People wearing face masks are a familiar sight during the outbreak of the coronavirus, but some have now confirmed that their pets are covered.


Winston, the first dog believed to have a coronavirusIn America, you can easily rest now. The adorable, viral pug did not actually carry the virus, the USDA confirmed.

The revelation begins with USDA, the department responsible for the identification of COVID-19 cases in animals, has announced the first official case of the German Shepherd Dog Coronavirus in New York.

According to the dog, USDA report issued Tuesday, Two dog owners were symptomatic of COVID-19, one of which was positive and showed signs of respiratory disease. Another dog in the house was positive or had no test, but had the antibody.

The US Department of Agriculture’s National Veterinary Services Laboratory tested Winston, but “we couldn’t confirm the infection,” agency representative Lindsey Cole told USA TODAY.

“Weak detections from the original oral swab… could be the result of contamination from COVID-19-positive households,” she said in a statement.

Three members of the Winston human family —Dr. Heather McLean, Sam McLean and his son — COVID-19 tested in March, and researchers at Duke University where Heather works, told all households as part of a study on how to treat coronaviruses. We conducted a test.

Dr. Shelley Rankin, a veterinary microbiology professor at the University of Pennsylvania, has nothing to do with Duke’s research, and told USA TODAY how to do research such as Duke and Veterinary Diagnostic Labs and USDA facilitating tests and handling methods. Said there may be disagreements. Of infected specimens.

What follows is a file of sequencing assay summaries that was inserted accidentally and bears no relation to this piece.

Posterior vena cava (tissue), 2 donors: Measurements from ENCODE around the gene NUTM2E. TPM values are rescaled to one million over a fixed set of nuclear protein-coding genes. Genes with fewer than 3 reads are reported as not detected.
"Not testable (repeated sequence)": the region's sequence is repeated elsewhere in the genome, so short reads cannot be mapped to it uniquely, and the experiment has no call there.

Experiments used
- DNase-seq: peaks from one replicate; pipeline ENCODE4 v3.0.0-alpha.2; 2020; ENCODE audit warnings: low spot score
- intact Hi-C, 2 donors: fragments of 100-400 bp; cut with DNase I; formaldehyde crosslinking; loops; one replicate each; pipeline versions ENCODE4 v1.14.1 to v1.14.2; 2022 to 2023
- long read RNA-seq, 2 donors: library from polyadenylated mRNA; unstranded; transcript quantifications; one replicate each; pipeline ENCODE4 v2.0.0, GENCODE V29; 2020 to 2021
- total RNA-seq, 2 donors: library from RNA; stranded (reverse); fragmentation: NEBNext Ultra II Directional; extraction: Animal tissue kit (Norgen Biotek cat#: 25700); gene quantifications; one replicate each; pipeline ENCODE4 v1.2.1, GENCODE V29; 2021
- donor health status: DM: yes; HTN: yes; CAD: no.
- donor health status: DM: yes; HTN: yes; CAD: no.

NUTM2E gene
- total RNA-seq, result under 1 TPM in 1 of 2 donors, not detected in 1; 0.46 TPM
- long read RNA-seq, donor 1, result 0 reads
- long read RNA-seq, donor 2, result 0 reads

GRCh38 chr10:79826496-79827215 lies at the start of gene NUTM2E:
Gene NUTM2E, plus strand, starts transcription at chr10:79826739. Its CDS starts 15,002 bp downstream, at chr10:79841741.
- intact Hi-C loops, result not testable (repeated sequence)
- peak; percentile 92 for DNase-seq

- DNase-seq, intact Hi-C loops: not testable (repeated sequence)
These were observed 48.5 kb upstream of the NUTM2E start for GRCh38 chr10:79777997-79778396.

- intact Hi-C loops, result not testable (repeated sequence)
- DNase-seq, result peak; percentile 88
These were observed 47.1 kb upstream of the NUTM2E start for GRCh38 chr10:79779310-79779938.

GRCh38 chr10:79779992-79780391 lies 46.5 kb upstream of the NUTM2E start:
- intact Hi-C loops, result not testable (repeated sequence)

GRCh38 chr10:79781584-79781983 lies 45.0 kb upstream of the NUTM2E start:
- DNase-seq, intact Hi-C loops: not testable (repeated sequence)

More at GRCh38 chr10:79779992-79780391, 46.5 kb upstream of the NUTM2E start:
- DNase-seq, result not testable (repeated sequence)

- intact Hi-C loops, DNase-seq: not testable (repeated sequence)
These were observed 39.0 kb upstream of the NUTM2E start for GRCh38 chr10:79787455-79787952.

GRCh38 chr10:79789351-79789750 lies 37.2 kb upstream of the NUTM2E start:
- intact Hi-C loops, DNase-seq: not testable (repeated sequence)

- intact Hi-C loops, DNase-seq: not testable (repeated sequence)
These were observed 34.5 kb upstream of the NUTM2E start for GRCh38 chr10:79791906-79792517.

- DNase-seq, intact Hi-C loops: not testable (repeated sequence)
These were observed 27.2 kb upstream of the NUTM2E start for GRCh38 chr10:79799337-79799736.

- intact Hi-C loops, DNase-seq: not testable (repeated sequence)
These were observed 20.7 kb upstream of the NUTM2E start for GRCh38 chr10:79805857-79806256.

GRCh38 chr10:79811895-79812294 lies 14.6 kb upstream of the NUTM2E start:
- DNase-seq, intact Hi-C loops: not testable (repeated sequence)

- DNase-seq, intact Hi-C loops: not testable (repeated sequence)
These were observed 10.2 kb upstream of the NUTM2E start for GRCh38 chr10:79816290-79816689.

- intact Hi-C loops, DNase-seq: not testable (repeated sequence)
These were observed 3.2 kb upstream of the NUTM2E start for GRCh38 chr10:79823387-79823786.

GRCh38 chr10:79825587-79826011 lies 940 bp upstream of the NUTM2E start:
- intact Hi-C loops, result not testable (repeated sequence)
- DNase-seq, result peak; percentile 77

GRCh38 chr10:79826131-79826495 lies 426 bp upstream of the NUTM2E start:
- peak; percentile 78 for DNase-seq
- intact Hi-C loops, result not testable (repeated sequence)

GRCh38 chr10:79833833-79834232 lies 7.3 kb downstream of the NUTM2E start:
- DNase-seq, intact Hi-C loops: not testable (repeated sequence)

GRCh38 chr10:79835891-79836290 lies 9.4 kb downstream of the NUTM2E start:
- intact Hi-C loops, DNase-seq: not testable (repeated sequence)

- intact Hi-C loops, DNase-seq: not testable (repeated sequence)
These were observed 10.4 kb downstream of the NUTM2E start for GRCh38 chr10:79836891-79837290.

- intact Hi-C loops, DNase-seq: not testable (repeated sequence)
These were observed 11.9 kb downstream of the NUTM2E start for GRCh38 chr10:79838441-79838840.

“The sample may be positive initially, but it can be degraded by sample handling.”

“False positives can also occur when the original sample has a very low microbial count,” Rankin explained.

Guidance from veterinary groups, including American Veterinary Medical Association, Hasn’t changed much. Domestic pets remained less likely to be infected with COVID-19, and no evidence was found to suggest that animals could transmit the disease to humans.

Still, Rankin recommends avoiding contact with your pet if you have COVID-19. If you can’t find a person to care for your pet, AVMA recommends that you wear a mask and wash your hands back and forth on all interactions.

Duke’s researchers did not respond to requests for comments from USA TODAY.

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